Why Care About Hooking a Reader?

Photo Courtesy of Pixabay.

Seems Like an Easy Question
Simply put, if you don’t hook your readers, they won’t get into the story. If readers don’t get into the story, they won’t have a reason to keep reading.

No readers? No book sales. No book sales? Goodbye writing career. So, getting it right is an important part of the writing process.

Suspense is one of the techniques you can use to hook them, but it’s always been true that all suspense comes out of giving the reader information. After all, you can’t expect people to have anxieties, if they don’t have something to be anxious about.

Think about the pandemic and recent country-wide riots, and the fear many people felt, or still do. That’s what it’s like.

In other words, if you tell the reader there’s a bomb in the room, and it’s going to go off in three minutes…that’s suspense…and it’s a highly emotional process, like being on a roller-coaster ride.

Put Characters in Jeopardy
The information you provide for suspense all comes down to creating these four vital factors: empathy, concern, impending danger and escalating tension.

You create reader empathy by giving the character a desire or internal struggle. Something readers can identify with. Once they care about a character, readers will be invested when they see that character struggling to get what he desires.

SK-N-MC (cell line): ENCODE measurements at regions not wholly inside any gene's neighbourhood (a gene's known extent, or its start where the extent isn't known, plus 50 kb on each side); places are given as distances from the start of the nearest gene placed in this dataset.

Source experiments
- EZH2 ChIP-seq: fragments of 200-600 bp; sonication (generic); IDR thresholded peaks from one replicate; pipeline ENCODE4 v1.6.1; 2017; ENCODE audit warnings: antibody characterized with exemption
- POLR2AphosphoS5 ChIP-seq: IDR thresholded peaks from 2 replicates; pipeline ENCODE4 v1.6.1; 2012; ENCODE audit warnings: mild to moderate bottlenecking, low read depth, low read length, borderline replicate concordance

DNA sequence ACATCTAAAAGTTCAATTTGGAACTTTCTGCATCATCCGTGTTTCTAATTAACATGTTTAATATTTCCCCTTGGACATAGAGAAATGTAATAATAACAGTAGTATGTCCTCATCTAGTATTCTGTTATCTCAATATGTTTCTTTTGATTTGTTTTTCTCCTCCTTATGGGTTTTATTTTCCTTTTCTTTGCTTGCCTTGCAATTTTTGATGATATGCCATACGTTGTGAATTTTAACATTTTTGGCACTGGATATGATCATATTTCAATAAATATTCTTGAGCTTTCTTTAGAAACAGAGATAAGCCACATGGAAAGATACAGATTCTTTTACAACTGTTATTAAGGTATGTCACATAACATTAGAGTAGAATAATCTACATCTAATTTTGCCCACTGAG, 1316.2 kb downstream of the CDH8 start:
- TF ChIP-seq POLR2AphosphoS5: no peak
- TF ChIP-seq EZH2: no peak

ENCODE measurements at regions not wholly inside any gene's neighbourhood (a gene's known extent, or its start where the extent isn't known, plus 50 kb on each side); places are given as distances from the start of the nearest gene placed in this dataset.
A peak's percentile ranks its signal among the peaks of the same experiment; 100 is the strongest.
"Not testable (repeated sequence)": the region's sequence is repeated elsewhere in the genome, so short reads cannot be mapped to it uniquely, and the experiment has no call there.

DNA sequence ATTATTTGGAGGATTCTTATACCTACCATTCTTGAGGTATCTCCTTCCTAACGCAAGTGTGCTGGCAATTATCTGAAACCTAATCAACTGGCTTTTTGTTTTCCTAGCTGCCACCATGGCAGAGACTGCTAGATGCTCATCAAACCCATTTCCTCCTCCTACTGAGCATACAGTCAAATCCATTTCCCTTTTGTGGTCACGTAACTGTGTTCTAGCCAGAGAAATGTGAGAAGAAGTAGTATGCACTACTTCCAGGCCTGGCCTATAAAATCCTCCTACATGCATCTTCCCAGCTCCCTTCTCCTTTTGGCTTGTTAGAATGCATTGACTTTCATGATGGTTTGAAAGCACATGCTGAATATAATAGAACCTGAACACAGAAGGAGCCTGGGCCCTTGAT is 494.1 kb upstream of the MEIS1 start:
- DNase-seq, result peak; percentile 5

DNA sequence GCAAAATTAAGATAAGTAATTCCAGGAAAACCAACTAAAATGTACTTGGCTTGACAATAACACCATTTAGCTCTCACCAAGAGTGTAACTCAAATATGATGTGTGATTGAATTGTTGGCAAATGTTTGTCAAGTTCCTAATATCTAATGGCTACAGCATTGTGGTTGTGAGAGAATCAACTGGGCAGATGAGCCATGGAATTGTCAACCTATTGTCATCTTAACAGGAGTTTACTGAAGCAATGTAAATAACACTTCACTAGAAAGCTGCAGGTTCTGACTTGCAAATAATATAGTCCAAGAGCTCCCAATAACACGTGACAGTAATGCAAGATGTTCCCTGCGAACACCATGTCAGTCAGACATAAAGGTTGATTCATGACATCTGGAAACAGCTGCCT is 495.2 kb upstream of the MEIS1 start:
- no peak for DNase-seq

The more readers empathize, the closer their connection with the story will be.

If readers become engaged in the story, suspense builds as danger approaches. But it doesn’t have to be a physical life-and-death situation. The threat could involve the character’s psychological, emotional or spiritual well-being instead.

However, if tension doesn’t escalate, the suspense you’ve been trying to develop will evaporate. Suspenseful storytelling is like inflating a balloon. You can’t stop blowing or you let the air out. You have to keep blowing more in, tightening the tension until the balloon looks like it’s going to pop any second.

Then blow in even more…until the reader can hardly stand it.

Include Promises
It’s important to remember that suspense happens in the moments between the promise of something dreadful and its arrival. If readers complain “nothing is happening” what they’re really saying is no promises are being made.